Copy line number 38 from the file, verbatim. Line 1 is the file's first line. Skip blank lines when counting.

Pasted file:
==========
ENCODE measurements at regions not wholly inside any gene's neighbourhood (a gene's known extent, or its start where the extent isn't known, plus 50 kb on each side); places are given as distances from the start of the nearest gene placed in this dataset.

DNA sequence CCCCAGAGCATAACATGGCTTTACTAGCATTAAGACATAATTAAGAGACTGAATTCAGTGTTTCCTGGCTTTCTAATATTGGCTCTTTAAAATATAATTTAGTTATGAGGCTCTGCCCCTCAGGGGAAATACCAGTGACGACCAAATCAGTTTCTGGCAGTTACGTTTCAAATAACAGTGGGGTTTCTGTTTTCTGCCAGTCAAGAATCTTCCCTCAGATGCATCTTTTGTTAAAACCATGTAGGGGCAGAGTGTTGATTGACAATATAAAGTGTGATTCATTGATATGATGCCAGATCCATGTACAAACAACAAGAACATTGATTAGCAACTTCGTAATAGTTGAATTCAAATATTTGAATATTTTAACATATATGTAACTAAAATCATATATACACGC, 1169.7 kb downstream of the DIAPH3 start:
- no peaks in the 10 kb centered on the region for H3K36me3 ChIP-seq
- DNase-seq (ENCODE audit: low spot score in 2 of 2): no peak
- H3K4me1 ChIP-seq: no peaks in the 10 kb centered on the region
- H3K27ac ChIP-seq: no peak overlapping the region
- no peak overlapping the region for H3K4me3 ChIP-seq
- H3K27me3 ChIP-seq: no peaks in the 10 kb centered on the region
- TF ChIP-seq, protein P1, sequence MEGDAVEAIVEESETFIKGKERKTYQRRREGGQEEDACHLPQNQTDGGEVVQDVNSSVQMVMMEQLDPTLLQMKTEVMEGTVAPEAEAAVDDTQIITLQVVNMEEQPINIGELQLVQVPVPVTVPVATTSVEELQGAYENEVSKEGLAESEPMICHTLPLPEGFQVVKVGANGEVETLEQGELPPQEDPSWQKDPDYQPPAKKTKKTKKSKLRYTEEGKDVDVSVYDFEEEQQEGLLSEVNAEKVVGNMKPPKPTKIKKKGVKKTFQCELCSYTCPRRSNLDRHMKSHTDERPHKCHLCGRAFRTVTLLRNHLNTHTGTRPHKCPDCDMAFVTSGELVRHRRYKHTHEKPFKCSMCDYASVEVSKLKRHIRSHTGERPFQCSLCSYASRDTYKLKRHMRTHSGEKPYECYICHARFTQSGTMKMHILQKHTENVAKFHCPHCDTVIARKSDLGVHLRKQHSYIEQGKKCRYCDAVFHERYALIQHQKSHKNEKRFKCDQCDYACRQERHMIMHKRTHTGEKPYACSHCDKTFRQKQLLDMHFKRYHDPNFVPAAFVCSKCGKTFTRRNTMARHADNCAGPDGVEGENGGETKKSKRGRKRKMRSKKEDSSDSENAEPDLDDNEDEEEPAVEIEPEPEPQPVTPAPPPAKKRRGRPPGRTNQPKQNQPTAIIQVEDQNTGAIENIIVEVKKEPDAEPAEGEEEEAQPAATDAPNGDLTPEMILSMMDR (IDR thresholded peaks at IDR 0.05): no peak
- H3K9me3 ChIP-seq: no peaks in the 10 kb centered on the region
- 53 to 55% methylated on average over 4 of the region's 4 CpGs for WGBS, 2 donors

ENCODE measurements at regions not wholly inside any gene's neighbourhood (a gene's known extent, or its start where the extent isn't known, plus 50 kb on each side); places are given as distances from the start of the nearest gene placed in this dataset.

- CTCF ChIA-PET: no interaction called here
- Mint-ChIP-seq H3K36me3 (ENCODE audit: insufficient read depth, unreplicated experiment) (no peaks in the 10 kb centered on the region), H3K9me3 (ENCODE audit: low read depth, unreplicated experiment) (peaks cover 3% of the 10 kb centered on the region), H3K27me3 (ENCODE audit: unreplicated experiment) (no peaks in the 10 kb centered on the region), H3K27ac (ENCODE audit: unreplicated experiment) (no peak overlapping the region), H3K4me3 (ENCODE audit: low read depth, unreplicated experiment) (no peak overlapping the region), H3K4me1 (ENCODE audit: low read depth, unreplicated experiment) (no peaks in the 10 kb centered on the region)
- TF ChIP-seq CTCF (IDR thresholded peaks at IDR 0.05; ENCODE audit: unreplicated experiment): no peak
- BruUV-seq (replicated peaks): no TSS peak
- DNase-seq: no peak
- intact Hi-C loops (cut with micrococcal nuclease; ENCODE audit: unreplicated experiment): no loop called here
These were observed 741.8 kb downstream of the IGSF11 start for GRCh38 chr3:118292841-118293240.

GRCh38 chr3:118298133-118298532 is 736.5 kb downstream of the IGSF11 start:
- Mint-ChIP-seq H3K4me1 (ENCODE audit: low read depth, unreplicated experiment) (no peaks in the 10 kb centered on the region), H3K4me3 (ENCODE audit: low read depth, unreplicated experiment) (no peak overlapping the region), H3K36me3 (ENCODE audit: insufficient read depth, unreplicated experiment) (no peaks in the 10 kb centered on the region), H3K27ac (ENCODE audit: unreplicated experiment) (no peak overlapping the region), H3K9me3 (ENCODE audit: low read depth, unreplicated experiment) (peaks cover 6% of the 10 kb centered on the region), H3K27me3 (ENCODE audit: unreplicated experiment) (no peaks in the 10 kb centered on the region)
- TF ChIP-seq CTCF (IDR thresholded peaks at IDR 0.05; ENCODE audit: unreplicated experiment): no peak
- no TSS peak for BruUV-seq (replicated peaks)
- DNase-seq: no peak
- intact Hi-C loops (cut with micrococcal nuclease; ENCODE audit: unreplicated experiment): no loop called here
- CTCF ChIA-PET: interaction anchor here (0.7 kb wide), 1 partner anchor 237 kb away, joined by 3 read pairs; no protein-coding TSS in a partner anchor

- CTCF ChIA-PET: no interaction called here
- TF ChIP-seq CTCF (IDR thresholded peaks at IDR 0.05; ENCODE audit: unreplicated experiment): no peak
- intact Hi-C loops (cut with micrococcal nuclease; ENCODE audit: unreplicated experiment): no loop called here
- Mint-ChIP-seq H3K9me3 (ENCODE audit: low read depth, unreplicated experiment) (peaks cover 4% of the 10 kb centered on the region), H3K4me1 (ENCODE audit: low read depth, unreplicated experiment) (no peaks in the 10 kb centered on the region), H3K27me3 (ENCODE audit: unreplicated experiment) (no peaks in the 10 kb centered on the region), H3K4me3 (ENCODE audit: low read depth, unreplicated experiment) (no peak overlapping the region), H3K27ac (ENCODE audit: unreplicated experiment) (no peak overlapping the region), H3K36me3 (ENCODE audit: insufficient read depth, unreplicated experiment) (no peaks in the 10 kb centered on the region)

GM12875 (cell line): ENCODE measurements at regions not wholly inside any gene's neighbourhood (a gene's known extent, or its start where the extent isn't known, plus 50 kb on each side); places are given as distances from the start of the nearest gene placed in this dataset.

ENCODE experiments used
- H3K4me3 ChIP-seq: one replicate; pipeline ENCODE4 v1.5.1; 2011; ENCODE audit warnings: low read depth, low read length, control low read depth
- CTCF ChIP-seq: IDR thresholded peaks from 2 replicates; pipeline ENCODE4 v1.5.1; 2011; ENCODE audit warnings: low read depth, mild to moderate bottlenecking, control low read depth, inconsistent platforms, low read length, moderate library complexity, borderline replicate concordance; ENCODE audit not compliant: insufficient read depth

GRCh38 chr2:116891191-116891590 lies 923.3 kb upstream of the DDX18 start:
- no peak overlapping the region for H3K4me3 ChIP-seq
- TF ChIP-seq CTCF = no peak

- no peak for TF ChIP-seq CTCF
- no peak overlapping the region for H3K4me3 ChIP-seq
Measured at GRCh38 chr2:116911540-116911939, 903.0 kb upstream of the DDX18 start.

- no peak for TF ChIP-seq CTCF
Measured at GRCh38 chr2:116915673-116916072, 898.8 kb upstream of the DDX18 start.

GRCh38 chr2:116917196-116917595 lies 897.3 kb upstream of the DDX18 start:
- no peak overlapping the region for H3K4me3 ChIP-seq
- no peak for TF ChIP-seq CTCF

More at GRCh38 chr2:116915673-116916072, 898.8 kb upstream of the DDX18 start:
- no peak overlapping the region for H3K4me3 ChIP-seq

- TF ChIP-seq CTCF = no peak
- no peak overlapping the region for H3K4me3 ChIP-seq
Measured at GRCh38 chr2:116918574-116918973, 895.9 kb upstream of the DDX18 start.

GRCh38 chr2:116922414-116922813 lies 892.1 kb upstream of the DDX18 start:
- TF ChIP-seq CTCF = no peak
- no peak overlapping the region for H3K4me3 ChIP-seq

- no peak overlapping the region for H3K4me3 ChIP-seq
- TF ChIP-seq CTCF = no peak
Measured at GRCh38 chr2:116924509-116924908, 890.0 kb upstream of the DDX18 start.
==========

- no peak for TF ChIP-seq CTCF